Now What?

A policy suggestion that moves members towards receiving products closer to their best-before-date is a success in and of itself, especially when the product loss difference is quite trivial at 3%.

This policy suggestion brought us into raising other questions, though. For example, as a group, we realized that member education of the difference between best-before-date and expiry date is crucial to their understanding of receiving products that are past their best-before-date. This project was brought to light due to members having concerns whenever products past their BBDs are distributed. But some members might be okay with the current policy the food bank posses, and could potentially think that throwing out the extra products with the new policy suggestion might be a waste of perfectly good food.

Some other consequences would be having to deal with the increased disposal of canned foods if the food bank does adopt the policy suggestion. Resources such as manual labour and financial aspects goes into the disposal of canned goods  as a separate company has to dispose the unusable food.


An Update On Our Progress

We have had some exciting advancements in our project. We have now received the full set of data from the Greater Vancouver Food Bank, outlining all the information on the best-before-dates of all the products that was received in February. Our policy suggestion can now be built on, as our group has derived an effective way to analyze this data. Although our project with the Greater Vancouver Food Bank is coming to an end, there is a lot of work set out for us within the next month. Given we are on the home stretch, we may potentially have a project scope change (University of British Columbia, 2018), in which we may deviate from our initial project proposal when taking into account our limitations, such as time or resources.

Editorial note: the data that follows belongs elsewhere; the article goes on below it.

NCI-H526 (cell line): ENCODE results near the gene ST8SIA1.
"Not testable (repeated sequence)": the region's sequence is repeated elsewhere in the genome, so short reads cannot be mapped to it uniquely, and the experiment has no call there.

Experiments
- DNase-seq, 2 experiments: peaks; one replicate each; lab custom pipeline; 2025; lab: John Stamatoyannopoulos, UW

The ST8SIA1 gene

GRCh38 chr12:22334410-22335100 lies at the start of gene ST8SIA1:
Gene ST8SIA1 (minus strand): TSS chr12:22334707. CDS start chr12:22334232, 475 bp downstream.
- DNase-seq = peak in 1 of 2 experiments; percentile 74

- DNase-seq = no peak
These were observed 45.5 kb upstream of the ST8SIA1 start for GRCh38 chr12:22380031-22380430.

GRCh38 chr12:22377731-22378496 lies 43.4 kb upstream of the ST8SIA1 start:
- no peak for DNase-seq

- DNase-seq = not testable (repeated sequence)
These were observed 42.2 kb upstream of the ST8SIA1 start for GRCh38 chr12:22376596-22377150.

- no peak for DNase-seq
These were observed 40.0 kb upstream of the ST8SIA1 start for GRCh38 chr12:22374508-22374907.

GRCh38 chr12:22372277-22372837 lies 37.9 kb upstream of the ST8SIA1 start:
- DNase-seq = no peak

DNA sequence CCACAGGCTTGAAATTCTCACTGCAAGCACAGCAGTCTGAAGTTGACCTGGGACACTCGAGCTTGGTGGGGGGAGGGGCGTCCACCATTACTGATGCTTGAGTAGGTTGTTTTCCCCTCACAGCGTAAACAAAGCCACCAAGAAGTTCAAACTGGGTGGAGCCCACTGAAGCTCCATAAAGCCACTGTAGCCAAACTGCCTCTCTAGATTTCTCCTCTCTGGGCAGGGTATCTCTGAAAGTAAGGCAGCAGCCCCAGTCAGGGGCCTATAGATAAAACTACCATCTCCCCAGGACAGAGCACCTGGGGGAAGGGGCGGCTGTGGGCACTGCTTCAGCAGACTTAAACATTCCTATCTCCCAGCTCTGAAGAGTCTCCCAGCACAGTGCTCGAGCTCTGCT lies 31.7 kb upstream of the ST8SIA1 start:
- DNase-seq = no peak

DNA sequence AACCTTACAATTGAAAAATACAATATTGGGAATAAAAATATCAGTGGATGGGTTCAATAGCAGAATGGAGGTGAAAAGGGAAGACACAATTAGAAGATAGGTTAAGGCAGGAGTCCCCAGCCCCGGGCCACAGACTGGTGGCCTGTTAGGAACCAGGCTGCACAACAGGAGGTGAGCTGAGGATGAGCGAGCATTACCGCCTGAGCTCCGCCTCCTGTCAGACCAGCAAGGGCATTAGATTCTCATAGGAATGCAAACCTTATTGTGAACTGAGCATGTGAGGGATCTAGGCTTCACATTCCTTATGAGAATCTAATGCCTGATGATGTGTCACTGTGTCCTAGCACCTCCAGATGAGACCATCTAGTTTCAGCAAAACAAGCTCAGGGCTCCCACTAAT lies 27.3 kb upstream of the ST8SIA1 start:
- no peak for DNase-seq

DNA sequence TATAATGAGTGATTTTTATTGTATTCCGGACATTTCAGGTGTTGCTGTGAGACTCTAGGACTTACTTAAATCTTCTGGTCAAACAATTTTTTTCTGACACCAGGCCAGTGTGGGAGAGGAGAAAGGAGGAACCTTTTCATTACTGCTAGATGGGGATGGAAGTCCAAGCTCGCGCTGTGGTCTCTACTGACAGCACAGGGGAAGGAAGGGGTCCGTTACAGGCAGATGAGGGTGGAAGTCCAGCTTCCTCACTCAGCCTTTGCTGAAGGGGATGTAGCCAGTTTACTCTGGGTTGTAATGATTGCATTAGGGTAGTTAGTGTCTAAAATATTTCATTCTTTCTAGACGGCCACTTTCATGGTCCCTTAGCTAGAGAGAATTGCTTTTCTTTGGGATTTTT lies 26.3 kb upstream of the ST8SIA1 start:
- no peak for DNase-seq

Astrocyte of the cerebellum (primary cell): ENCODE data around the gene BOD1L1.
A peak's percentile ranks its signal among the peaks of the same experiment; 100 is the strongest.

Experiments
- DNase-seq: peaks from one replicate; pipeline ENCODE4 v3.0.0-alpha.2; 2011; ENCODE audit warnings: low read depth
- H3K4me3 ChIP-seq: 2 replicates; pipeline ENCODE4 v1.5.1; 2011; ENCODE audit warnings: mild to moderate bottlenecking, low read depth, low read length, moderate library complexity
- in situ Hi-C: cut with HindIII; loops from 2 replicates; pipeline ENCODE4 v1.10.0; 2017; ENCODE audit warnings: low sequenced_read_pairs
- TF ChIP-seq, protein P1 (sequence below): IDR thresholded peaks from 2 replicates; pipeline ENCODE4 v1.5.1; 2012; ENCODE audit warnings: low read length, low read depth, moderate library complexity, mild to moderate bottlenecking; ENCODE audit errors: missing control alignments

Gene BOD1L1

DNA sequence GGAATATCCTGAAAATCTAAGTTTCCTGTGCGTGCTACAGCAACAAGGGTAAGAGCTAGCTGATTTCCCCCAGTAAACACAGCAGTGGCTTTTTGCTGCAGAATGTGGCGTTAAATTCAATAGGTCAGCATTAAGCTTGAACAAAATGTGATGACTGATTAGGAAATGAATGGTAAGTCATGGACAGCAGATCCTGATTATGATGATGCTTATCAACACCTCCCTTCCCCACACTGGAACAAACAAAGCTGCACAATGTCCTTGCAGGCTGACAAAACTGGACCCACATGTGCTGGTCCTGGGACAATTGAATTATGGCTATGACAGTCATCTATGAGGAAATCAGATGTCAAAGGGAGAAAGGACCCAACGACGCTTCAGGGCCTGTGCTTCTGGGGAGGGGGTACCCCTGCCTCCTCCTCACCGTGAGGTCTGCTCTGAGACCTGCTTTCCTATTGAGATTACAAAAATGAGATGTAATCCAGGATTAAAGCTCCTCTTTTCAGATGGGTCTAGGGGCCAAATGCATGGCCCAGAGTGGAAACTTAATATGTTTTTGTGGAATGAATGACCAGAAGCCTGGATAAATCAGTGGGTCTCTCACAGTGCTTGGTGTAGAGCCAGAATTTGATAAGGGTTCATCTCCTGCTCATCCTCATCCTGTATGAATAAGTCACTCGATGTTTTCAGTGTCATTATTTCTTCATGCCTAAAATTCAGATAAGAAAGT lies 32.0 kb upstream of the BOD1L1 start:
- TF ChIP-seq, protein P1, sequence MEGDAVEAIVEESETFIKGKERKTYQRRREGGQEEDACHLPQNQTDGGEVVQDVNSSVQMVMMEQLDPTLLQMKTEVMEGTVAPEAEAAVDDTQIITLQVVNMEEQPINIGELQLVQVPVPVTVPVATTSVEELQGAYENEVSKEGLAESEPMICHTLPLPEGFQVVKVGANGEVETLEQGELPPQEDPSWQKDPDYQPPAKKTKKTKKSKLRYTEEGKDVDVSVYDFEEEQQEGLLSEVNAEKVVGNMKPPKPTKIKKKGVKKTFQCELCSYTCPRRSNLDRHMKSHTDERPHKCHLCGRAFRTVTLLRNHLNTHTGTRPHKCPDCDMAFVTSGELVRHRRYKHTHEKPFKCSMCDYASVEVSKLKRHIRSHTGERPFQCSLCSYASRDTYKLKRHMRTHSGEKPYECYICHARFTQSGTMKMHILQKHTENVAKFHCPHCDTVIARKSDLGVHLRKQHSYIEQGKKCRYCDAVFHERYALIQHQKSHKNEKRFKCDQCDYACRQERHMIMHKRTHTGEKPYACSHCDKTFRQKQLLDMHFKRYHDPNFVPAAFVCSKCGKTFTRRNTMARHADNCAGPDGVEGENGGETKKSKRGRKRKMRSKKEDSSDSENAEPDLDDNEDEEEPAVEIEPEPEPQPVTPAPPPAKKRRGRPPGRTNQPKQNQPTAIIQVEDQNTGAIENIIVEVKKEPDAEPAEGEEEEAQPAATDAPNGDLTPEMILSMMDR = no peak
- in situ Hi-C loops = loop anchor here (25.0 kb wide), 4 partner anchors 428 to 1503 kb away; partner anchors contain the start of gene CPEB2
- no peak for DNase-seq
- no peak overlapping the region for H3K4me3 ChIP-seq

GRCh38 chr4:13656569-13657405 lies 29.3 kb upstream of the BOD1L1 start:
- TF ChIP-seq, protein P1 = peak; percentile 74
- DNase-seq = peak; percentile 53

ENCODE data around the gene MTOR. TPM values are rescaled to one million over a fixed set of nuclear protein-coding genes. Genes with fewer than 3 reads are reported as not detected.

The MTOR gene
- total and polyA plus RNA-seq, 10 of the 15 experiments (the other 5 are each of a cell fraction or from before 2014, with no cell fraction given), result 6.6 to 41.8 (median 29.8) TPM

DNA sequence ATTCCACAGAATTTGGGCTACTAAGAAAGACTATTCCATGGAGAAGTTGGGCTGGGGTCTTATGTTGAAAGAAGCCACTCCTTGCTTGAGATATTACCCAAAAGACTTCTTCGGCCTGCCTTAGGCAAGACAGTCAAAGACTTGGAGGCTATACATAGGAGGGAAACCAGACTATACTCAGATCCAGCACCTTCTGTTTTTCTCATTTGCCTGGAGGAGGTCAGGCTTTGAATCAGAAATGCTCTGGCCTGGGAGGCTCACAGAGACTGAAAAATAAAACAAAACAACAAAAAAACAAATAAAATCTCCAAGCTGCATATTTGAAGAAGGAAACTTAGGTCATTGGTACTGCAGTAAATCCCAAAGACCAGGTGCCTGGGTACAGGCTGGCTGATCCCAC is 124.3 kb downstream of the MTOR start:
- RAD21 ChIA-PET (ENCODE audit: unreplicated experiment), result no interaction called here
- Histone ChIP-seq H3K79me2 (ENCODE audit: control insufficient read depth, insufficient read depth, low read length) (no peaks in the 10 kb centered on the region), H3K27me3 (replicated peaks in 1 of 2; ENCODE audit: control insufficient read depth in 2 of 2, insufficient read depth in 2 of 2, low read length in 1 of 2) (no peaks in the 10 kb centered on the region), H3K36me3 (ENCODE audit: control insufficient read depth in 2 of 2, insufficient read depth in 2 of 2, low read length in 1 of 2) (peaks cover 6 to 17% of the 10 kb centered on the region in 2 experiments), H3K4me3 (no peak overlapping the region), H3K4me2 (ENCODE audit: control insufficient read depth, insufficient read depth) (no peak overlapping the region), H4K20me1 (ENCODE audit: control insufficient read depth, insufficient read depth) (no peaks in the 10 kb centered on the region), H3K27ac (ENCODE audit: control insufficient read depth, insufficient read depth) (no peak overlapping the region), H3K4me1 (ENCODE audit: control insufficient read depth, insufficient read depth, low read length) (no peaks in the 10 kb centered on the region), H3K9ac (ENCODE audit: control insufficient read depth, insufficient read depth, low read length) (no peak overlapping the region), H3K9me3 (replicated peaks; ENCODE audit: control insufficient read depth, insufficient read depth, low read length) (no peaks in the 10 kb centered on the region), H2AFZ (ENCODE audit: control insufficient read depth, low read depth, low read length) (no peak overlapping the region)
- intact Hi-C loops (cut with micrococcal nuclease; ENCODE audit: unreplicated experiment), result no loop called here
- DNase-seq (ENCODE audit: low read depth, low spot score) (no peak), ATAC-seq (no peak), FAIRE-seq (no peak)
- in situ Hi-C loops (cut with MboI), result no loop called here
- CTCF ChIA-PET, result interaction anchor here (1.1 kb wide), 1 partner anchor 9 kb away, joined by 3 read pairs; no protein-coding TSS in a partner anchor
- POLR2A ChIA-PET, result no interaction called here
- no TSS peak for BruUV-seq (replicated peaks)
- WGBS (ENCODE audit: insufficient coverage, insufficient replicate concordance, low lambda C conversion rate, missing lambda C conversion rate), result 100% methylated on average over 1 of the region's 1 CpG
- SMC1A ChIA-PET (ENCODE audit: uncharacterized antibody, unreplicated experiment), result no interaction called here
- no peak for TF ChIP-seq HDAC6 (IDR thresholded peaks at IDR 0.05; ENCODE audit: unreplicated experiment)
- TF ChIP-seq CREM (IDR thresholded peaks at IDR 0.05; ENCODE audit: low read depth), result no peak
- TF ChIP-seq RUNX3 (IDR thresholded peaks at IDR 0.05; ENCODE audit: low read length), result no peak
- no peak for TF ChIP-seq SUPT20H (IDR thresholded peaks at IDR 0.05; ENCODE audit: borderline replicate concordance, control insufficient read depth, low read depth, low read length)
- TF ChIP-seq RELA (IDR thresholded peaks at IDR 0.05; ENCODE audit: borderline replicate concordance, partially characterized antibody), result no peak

Weekly Objectives & Achievements

  • Will analyze the best-before-date data and determine the amount of products that will be affected with associated policy changes
  • Will create graphs to show how each food bank stream will be affected if the policy were to be shortened
  • Will create our infographic that allows visual elements to represent the relevant information
  • Will begin to think about how we can adequately relay our research to the audience that we may be presenting to
  • Will start on writing the report and effective communication skills, focusing on coherence of our ideas and concepts
  • Will keep in touch with Erin, Kevin, and the rest of the food bank to update them and ask any questions we may have concerning the data

Moment of Significant Change Workshop